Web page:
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Thread: Prop Change

  1. #1
    Join Date
    Apr 2005
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    Default Prop Change

    I have a 1990 60hp Merc. and wanted to change the prop. I know 0 about what to do or what I need to do it. I just wanted to see if I could get the ol Lowe to go a little faster. I am not wanting to break the bank because I am not sure if a new one will matter. I think the one on the boat now is the org. I found this one at Cabelas.

    http://www.cabelas.com/cabelas/en/te...sJS=true#chart




  2. #2
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    In all probability you aren't going to do yourself any good if you buy another aluminum prop. You'll need to upgrade to a stainless steel prop. Stop by your marine repair shop and ask them which pitch stainless prop you need to go to. They'll be able to help. You'll need to go to a different pitch prop when you change to stainless. With a stainless prop everything will be improved. Holeshot, top speed, stability.

  3. #3
    PawPaw "gene"'s Avatar
    PawPaw "gene" is offline Crappie.com 2012 Man of the Year * Crappie.com Supporter
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    Definitely talk to a prop Doc about your needs instead of a prop salesman. Even the best suited prop will probably need to be fine tuned to your boat and load. There is no such thing as one size fits all. I did that with my new boat that I wasn't impressed about its performance. It was slow to plane with a load and top end wasn't there. For 60 bucks it seem like I've added a bigger motor to the back end. I now have a great hole shot, easy plane with a load, 2 mph faster, better gas mileage and runs quieter without sounding likes its straining. I own a 50 hp Yamma, the smaller the motor the more important it is. A larger motor with a misfit prop can overcome a lot of problems, but they too can see a big improvement in performance.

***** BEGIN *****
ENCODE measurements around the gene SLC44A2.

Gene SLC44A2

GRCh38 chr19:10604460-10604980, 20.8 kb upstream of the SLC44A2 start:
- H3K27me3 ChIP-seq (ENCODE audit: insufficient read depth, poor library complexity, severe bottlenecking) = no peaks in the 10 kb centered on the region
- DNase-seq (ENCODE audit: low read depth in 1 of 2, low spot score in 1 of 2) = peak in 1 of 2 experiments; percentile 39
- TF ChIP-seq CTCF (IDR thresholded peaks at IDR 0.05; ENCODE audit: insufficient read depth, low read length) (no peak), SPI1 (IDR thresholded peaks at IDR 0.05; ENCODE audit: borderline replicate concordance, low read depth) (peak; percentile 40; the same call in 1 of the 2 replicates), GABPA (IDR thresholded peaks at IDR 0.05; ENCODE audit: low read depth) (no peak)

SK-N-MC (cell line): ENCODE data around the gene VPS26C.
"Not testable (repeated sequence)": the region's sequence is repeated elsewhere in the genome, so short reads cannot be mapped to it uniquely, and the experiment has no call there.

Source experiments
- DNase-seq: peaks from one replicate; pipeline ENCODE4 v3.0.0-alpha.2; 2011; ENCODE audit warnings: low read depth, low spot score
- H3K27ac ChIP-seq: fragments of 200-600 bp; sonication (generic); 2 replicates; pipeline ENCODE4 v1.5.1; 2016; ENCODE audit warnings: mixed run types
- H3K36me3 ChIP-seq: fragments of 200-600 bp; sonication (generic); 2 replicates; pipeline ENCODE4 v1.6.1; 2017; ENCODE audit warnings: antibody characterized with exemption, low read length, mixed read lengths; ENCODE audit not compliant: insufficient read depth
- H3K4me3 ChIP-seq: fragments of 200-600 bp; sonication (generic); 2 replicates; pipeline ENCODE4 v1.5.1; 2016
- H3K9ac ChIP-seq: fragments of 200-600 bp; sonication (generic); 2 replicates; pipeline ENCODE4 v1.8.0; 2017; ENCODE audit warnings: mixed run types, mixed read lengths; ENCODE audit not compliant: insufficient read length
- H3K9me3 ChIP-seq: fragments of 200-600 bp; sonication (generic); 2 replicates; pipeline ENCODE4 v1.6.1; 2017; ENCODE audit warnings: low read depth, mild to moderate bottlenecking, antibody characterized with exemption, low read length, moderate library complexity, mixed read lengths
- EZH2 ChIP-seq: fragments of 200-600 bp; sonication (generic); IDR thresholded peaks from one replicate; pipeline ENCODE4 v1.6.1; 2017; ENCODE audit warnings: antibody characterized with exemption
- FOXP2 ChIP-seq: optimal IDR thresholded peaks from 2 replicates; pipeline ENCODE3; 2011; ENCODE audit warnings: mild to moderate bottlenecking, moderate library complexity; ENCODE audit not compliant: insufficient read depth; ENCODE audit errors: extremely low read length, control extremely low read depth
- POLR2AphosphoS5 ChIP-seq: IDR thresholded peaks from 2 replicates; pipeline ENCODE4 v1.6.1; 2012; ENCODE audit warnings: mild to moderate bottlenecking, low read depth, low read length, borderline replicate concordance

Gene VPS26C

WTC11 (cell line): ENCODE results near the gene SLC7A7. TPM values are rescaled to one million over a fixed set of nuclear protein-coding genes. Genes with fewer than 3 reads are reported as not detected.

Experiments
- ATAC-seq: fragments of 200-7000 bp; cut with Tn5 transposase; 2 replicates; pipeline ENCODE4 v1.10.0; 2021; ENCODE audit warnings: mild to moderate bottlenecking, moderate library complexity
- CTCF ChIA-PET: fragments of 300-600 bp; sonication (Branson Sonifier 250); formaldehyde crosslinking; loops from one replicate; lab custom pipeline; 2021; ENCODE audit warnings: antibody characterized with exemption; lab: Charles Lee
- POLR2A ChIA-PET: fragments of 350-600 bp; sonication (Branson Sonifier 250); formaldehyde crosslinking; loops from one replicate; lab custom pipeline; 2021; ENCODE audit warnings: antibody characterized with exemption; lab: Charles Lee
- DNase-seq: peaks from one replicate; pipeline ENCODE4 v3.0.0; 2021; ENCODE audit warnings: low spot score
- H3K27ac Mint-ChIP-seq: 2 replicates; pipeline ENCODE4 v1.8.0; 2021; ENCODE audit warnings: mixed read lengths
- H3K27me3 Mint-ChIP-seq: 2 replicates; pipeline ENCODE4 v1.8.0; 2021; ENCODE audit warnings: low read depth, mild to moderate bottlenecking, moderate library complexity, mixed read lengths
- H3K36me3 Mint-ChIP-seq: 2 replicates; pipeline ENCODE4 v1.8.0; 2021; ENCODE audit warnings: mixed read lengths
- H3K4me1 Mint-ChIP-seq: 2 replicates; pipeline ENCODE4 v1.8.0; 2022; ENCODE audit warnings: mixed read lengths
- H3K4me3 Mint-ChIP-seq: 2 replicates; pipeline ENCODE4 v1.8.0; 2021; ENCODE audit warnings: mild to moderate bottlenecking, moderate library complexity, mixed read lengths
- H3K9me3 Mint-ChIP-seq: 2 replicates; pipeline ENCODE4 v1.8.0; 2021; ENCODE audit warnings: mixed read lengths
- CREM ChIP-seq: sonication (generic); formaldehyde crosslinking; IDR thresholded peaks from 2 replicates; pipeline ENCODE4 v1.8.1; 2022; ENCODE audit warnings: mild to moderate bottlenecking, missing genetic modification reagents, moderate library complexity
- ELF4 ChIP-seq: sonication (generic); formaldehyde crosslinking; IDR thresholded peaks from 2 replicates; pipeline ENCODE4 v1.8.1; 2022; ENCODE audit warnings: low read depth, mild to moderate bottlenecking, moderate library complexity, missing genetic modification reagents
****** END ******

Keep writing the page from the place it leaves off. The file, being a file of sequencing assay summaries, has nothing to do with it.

From the bayou,
    PawPaw "gene"
    From the bayou,
    PawPaw "gene"

  4. #4
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    PPG, that is some good info. I too am looking at props and was going to put a post up, but Bigbass91 did it for me. What about a stabilizer/hydrofoil like Doelfin,or Stingray? Any thoughts? Maybe this will help Bigbass91 also.

    Quote Originally Posted by PawPaw "gene" View Post
    Definitely talk to a prop Doc about your needs instead of a prop salesman. Even the best suited prop will probably need to be fine tuned to your boat and load. There is no such thing as one size fits all. I did that with my new boat that I wasn't impressed about its performance. It was slow to plane with a load and top end wasn't there. For 60 bucks it seem like I've added a bigger motor to the back end. I now have a great hole shot, easy plane with a load, 2 mph faster, better gas mileage and runs quieter without sounding likes its straining. I own a 50 hp Yamma, the smaller the motor the more important it is. A larger motor with a misfit prop can overcome a lot of problems, but they too can see a big improvement in performance.
    From the bayou,
    PawPaw "gene"
    Take your kids hunting and fishing, and you won't be hunting your kids

  5. #5
    Barnacle Bill's Avatar
    Barnacle Bill is offline Super Mod and 2014 Crappie.com Man of the Year * Crappie.com Supporter
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    To select the proper prop for your motor you need to know the RPMs it is running at WOT (wide open throttle). Your motor should run between 5000 and 5500 RPMs at WOT. Anything below that or above you motor is not running efficiently and not up to power. Here is a good article for you. http://www.marine-outboards.com/choosing-propeller.htm



    Fair Winds and Following Seas

    Bill H. PTC USN Ret
    Chesapeake, Va


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